You’ll Never Earn Trust Without This

I remember my friend explaining to me how she was doing at her new job.

She said her boss was highly competent, very nice, and used an “open door” policy.

“That’s good! Sounds like you and your boss will get along just fine,” I replied.

After a slight hesitation, my friend said, “Well… maybe, but there’s just something about him. He always comes up with these great ideas, but hardly follows up on them. He may remember to do one thing every once in a while, but we never take him for his word on everything.”

Her response reminded me of the old adage: a man without his word is nothing. In other words, do what you say you will. That’s the only way people can start seeing you as trustworthy.

The part that particularly stood out to me was that her boss actually did follow through every once in a while, but because he didn’t show a pattern of doing what he said he would, his trust was lost.

Consistency is the key.

It’s not a matter of only following through on the big things—that’s when a lot of people pull it together and get things done.

You have to make sure you’re faithful in the small things. Follow up on the call you said you would make, take the next steps assigned to you in the meeting, respond to that email, etc. Basically, if the ball is in your court, you can’t just let it sit there—shoot it!

“It’s so simple really: If you say you’re going to do something, do it. If you start something, finish it.” – Epictetus

And if you’re too busy to hold up your end of the bargain, don’t agree to do it. (Great leaders say, “No,” remember?) Besides, trust isn’t built upon good intentions—it’s built on dependable action.

The ball will certainly drop a few times. We’re all human. But don’t allow those errors to happen too frequently, or they’ll start to define your character.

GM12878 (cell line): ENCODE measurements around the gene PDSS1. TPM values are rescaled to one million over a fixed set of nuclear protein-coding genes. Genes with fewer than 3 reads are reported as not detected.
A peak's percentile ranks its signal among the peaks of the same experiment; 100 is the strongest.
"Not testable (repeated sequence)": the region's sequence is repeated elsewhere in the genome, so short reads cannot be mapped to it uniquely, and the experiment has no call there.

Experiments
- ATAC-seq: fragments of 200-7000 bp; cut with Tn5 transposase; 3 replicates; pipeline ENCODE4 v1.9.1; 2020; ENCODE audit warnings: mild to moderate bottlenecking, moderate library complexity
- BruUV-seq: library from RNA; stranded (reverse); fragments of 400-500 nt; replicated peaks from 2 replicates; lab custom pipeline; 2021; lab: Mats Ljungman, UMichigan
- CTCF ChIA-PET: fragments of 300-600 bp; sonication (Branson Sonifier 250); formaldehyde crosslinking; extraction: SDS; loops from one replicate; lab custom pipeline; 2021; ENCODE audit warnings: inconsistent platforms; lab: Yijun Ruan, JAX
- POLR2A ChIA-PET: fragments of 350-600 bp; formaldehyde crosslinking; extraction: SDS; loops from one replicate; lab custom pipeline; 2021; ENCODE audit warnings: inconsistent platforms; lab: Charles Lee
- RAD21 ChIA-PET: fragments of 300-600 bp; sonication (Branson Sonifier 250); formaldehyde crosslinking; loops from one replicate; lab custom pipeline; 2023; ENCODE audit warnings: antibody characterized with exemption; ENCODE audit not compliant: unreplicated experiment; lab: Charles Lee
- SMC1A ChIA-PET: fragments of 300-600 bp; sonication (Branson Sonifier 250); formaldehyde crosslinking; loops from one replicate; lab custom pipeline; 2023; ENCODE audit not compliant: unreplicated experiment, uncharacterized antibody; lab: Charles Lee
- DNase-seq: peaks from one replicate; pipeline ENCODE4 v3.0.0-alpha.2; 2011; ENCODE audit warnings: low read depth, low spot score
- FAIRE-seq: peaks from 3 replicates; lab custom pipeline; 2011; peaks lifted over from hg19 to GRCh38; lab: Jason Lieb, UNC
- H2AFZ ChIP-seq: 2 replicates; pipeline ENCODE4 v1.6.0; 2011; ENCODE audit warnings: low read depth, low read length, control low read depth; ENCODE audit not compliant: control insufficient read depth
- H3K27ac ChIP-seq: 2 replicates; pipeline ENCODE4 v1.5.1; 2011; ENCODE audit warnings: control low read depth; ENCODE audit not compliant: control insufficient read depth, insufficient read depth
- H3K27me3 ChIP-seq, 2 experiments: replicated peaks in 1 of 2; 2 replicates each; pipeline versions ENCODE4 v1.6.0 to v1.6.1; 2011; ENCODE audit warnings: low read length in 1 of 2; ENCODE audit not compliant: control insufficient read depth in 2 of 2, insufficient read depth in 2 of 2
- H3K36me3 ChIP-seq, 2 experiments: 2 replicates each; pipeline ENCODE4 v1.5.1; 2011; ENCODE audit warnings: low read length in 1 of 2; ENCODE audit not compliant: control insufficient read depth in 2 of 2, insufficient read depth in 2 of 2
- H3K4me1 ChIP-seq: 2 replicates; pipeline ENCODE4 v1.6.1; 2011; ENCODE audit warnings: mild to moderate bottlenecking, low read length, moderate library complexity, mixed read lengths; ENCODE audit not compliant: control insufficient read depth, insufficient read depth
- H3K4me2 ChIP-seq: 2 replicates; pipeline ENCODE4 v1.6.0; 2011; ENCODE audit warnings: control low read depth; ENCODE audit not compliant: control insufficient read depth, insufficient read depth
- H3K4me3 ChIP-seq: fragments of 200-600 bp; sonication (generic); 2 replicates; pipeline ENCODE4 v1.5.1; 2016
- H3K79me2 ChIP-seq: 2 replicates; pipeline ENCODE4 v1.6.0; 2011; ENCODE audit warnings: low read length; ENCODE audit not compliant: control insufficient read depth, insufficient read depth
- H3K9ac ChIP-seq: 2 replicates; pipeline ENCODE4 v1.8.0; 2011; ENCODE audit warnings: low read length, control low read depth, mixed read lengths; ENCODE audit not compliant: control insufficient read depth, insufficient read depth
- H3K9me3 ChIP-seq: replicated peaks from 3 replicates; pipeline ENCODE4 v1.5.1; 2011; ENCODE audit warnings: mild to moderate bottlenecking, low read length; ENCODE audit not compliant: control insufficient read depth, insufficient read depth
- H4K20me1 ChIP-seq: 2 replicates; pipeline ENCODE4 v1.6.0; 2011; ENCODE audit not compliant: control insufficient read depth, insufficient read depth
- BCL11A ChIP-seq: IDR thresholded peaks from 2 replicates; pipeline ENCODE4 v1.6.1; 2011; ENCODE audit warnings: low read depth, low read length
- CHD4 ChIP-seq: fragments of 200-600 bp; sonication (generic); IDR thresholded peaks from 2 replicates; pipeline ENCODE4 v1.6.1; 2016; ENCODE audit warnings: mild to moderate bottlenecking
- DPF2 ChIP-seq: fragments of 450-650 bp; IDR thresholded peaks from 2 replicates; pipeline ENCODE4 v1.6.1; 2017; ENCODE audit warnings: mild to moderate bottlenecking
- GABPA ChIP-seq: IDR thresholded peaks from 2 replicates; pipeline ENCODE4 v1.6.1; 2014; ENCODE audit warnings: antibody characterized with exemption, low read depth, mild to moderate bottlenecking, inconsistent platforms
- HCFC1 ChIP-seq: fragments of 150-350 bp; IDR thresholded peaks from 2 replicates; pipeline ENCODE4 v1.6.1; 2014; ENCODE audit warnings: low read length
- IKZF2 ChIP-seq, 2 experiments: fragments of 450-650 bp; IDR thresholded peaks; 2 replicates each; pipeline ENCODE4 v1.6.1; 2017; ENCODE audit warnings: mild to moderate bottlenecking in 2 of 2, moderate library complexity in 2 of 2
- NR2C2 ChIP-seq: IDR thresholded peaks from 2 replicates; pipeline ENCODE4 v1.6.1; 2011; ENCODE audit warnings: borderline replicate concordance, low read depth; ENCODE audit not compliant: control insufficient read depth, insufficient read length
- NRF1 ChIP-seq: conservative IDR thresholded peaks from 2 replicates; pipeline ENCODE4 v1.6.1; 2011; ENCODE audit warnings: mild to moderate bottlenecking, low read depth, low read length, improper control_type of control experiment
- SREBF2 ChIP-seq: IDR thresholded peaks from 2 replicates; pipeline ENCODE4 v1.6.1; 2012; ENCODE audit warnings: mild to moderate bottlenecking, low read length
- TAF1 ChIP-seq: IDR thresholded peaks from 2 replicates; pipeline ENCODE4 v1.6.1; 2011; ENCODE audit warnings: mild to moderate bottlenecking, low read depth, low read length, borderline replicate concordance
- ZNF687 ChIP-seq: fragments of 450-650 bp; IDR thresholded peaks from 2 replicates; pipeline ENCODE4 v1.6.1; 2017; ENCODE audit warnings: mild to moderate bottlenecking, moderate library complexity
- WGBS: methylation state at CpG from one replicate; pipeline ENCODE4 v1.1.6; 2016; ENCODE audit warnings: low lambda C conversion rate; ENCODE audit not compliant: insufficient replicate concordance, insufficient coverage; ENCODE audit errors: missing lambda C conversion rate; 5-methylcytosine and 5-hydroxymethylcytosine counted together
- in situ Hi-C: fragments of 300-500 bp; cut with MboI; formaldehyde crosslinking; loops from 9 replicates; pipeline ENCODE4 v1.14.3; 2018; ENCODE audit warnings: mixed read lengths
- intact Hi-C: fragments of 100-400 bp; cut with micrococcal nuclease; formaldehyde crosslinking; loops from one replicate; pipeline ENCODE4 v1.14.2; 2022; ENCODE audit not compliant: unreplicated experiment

So it doesn’t matter how much of a “people person” you are or how well you do your job. Those factors certainly have their place, but who cares about any of that if no one can rely on what you say. Consistency is what enables people to build a firm, long-lasting trust in you.

Hope Boyd
Written by:
Hope Boyd
Director of Communications, Strategic Government Resources
governmentresource.com

2 responses

  1. I really like the part of “Great Leaders say no!” Sometimes saying no seems to be the most difficult thing for us to say. Our nature is to want to please and to accomplish everything.

    sometimes we think saying no means we cannot accomplish a task when it really means we cannot accomplish a task right now!

    Even when we have good intentions, we sometimes need to say no. That means saying no to our spouses, bosses (and as difficult as it is) to grandchildren!

    As long as you come through in the end with what you say you will do, the few times you have to say no will be forgiven!

    1. Yes, Charles! As long as you have a track record of consistency, the few instances that don’t go as expected will be forgiven.

      Thanks for commenting!

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